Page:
Delivering Audio Content to Mobile Audiences

Posted by MelissaUlbricht on Dec 20, 2010

Prabhas Pokharel contributed research and writing to this article.

We turn now from producing video on your mobile to audio to show you different ways that people are delivering content to mobile phones. Sending audio content can help you reach new and increasingly mobile audiences. It can also be a great way to reach semi- or illiterate populations or others for whom written content is not suitable.

There are many channels to deliver audio content to mobiles: calling listeners, providing numbers for them to call, having mobile web or app-accessible radio, or leveraging radios that are included in many mobiles. This post will focus primarily on projects and tools that use phone calls, or the "voice channel," to share content.

There are quite a few projects that disseminate audio content using the voice channel:

  • Freedom Fone was deployed at two farm radio stations in Africa.
  • Gaon ki Awaaz provides listeners in rural India with audio content twice a day in their native language.
  • Avaaj Otalo lets farmers call in and listen to archived radio broadcasts in rural India.
  • Geocell and Radio Greenwave in Georgia make short broadcasts available to listeners if they dial a specified number.
  • Listeners can call in to hear podcasts in the United States.
  • In India, Bubbly allows content providers to upload messages that can be broadcast to a list of followers. Listeners can follow audio content from Bollywood celebrities.

How it's being done

This article will give a basic overview of how voice-based technology is used to deliver audio content to a mobile audience. There are many other ways to share audio via data channels such as podcasts, audioblogging, mobile web radio, and apps. We'll revisit data channels in a later post.

There are many voice channel options available, including standard phone calls, call-in podcasts, IVR systems, self-hosted systems, and voice-based content management systems.

Humans answering phone calls

The simplest voice-based services can be provided by a team of operators who answer phone calls and provide information to callers. There is no need for users to go through complicated menus, or for automated voice processing, which makes such systems easy to use and install. Question Box is one example.

Call-in Podcasts

Podcasts are a very simple way to upload audio and some services let listeners call in to listen to podcasts in select countries. The service Podlinez provides publishers a United States phone number that listeners can call. Bubbly is another example of a call-in podcast.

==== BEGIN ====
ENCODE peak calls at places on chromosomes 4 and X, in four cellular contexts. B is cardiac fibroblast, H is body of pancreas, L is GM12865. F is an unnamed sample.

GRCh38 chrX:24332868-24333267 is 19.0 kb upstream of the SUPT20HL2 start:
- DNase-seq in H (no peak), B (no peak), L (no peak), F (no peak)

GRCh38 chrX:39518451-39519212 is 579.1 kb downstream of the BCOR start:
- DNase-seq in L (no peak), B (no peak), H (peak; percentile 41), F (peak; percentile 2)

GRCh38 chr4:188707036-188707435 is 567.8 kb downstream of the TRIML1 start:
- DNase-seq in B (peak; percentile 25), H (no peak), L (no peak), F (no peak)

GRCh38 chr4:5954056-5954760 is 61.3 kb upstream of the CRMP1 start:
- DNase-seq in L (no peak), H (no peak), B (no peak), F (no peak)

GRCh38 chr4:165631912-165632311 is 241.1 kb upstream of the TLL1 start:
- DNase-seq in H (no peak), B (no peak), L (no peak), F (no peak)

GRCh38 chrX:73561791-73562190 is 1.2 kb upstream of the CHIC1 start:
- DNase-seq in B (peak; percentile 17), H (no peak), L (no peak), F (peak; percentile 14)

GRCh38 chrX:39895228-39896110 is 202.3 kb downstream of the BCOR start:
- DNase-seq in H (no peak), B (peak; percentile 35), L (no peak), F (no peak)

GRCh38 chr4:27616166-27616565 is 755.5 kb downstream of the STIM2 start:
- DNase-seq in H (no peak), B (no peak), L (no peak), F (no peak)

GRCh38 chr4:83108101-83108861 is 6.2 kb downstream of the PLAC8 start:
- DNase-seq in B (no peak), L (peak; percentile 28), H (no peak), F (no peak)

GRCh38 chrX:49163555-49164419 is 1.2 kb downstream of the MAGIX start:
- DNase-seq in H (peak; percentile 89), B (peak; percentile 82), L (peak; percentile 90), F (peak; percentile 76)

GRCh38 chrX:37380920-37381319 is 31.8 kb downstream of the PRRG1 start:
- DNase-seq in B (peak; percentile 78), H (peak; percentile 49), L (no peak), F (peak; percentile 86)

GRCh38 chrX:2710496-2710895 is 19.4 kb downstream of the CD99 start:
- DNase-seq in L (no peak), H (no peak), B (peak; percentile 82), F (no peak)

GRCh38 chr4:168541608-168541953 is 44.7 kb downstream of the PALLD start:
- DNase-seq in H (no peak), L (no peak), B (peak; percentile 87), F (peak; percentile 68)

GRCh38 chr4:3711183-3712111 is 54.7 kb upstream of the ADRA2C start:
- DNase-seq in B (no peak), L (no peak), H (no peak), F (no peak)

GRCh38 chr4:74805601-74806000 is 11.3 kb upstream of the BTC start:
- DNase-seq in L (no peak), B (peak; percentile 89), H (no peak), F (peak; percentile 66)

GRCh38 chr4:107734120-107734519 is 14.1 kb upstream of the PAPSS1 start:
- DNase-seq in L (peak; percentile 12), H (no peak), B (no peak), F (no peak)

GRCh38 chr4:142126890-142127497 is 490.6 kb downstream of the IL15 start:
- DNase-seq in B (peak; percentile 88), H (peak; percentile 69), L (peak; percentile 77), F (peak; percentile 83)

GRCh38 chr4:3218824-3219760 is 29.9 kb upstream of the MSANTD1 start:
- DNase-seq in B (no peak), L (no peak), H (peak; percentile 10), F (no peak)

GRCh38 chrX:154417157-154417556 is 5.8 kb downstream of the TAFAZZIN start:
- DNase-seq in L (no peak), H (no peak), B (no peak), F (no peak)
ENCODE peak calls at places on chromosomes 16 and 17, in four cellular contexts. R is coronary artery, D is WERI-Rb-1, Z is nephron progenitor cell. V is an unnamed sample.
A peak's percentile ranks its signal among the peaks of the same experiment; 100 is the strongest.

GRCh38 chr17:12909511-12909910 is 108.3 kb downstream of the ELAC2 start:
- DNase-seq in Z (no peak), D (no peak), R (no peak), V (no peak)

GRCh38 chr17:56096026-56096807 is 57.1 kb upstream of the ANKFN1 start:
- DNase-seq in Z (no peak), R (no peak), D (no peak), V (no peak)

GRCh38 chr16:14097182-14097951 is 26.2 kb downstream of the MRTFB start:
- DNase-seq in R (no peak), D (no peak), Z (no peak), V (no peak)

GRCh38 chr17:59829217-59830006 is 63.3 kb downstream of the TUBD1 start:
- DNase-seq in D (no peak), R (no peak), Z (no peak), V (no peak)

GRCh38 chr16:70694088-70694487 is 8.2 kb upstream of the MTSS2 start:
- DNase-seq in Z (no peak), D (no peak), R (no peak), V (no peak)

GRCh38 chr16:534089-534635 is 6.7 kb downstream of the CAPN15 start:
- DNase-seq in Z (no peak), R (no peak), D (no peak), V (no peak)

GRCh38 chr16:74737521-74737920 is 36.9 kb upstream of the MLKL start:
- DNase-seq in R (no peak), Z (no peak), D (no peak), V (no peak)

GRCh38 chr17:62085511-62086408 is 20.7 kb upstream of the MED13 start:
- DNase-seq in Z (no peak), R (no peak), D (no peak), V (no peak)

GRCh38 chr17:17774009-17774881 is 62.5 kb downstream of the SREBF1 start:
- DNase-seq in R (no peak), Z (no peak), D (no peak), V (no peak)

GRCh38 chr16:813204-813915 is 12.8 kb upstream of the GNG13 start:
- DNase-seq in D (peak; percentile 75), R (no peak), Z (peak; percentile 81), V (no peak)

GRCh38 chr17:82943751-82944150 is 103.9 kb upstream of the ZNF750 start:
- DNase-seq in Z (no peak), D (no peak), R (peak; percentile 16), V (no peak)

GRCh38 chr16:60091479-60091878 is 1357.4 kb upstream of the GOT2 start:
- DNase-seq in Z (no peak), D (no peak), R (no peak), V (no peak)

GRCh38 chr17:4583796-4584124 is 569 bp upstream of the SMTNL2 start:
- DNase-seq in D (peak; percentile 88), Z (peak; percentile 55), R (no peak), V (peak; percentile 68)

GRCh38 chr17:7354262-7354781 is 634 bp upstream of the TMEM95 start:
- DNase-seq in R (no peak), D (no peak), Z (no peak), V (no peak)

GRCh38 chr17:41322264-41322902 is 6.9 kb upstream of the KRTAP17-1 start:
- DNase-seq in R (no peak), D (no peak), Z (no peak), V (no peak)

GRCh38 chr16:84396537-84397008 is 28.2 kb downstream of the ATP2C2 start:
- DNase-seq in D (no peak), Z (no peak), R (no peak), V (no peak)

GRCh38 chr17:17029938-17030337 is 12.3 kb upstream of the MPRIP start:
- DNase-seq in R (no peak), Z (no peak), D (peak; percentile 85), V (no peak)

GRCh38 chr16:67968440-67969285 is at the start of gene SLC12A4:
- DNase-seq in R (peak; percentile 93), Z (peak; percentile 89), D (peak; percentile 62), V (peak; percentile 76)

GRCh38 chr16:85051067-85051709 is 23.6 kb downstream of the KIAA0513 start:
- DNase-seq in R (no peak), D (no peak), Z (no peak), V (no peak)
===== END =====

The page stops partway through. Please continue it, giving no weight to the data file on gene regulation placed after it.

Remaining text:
Simple IVR systems

Interactive Voice Response systems are commonly used to access audio information. Callers are prompted with menus, which they can navigate by pressing numeric buttons on their phone keypad or uttering short audio commands. Simple IVR menus can be built fairly easily:

  • VoiceXML is a specification that is widely used to develop IVR menus. VoiceXML is a simple specification language like HTML or XML. In the same way HTML code is interpreted by a web browser to produce a webpage, a "VoiceXML browser" can interpret VoiceXML code to produce an interactive voice response system.
  • In the U.S., hosted solutions like Bevocal cafe offer ways to get started with VoiceXML.
  • VoxPilot VoxBuilder offers local numbers in many other countries. More providers are available at
  • For diving into VoiceXML development, a great resource is World of VoiceXML.

Self-hosted systems

Another way of delivering voice-based audio content to a mobile audience is a self-hosted telephony system. There are a number of open-source platforms that provide code for many self-hosted telephony systems: Asterisk, Trixbox, and FreeSwitch.

There are many resources available for working with these tools.

  • Asterisk has a dedicated documentation project. There are also sites that offer video tutorials and many books have been written on the topic. There are also third party companies that will provide you with support services.
  • Freeswitch has an extensive wiki for documentation. There are forums outside the main site and third-party support services are also available.
  • Trixbox documentation is listed on the Trixbox wiki. Trixbox has a professional version that comes with support services.

Voice-based Content Management Systems

Finally, there some voice-based content management systems in development, which aim to make voice-based telephonic as easy to install as standard content management systems. One example is the Knight Foundation-supported project Freedom Fone.

Image from Flickr user Andrew Michaels under Creative Commons license.

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